The policy of Belgium within the EU

In this section you learn more about the policy of Belgium within the European Union.

Freedom, security and justice

The entry into force of the Lisbon Treaty in 2009 significantly changed the nature of the European Union, by constituting it as an area of freedom, security and justice with respect for fundamental rights. This area covers several domains, such as the management of the Union’s external borders, judicial and police cooperation, asylum and immigration policy, the fight against crime and terrorism and the promotion of the rule of law and human rights.
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In brief

The entry into force of the Lisbon Treaty in 2009 significantly changed the nature of the European Union, by constituting it as an area of freedom, security and justice with respect for fundamental rights. Now an integral part of the acquis communautaire, the objectives assigned to this area are specified in Article 67 of the Treaty on the Functioning of the EU. They include in particular:

  • Ensuring the absence of any controls of persons crossing internal borders and framing a common policy on asylum, immigration and external border control.
  • Ensuring a high level of security through measures to prevent and combat crime, racism and xenophobia.
  • Facilitating access to justice, in particular through the principle of mutual recognition of judicial and extrajudicial decisions in civil matters.

Objectives for Belgium

Freedom of movement and security

The COVID-19 pandemic has caused a major disruption of the Schengen area. Belgium, with its open economy and central position, has always been one of the main advocates of this area of freedom. Belgium would like to see a full return to free movement as soon as an adequate level of protection of public health can be guaranteed. In this regard, the EU COVID certificate has served its purpose. Building on the experience gained in recent months, Belgium is also working to make the Schengen area more resilient in future crises.

Our country is also in favour of a protective and secure Europe. While security is still often a national competence, the last twenty years have seen a considerable strengthening of the European security structures and legal framework. Our country believes that in response to the globalisation of crime, closer international police and judicial cooperation is called for. The same applies to access to the tools and skills needed to deal with the latest technological developments and new threats.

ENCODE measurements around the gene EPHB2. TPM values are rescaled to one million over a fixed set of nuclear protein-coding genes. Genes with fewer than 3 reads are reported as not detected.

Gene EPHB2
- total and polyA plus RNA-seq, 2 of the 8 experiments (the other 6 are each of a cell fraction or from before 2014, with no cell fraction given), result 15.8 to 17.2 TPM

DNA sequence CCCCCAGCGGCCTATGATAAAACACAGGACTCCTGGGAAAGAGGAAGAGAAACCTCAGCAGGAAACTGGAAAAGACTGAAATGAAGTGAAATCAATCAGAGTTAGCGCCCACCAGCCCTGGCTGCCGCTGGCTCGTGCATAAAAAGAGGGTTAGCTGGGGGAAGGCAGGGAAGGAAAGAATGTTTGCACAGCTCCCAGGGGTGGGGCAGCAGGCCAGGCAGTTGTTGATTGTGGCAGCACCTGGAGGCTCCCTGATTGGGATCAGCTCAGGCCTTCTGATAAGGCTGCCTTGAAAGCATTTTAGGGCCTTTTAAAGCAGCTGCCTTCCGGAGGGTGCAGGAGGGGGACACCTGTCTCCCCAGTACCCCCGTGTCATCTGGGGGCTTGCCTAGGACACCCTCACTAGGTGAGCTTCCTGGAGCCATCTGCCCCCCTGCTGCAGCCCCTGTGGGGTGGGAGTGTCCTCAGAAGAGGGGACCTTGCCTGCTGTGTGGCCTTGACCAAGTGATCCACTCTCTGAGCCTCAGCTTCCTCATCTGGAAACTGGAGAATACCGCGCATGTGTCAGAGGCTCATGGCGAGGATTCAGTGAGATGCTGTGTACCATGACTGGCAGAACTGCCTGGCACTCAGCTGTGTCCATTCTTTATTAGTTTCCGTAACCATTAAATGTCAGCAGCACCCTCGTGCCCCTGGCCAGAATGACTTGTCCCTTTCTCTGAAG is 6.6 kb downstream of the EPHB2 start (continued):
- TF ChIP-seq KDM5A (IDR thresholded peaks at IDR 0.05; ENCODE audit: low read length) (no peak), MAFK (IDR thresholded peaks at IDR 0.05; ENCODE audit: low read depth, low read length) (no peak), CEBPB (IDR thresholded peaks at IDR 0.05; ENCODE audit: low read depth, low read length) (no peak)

The issue of terrorism also demands an approach at EU level. Belgium therefore welcomed the Commission's unveiling of its new counter-terrorism programme in December 2020, which aims to help Member States to better anticipate, prevent, protect and react to terrorist threats.

Justice and the rule of law

Our country is permanently working towards a common European area of justice based on trust, mobility and sustainable growth. While recent progress has been made in the area of cross-border enforcement of decisions in civil and commercial matters, the concept of mutual recognition needs to be further established.

Promoting the rule of law and human rights is a key element of our foreign policy. Our country is also constantly focused on good governance, gender equality and equal opportunities, children's rights and LGBTQIA+ rights.

Within the EU, Belgium is especially committed to strengthening the instruments to protect the rule of law, and supports the Commission in its efforts to develop a Monitoring Mechanism in the Member States.

Asylum and Migration

In September 2020, the European Commission proposed a new Pact on Migration and Asylum. By seeking to provide a comprehensive approach to migration, the Pact aims to restart negotiations on the reform of the Common European Asylum System. This will require the endorsement of the Council and the European Parliament.

Belgium has always supported the implementation of an European asylum policy. Our country believes that cooperation in Europe must be intensified in order to bring about uniform procedures, fair burden sharing, better reception standards, reinforced external borders and better protection in the regions of origin.

In the discussions on this European Pact and against the backdrop of the global strengthening of human rights, our country adopts a constructive approach, aiming in particular at a fair balance between solidarity and responsibility on the one hand, and between internal and external aspects on the other.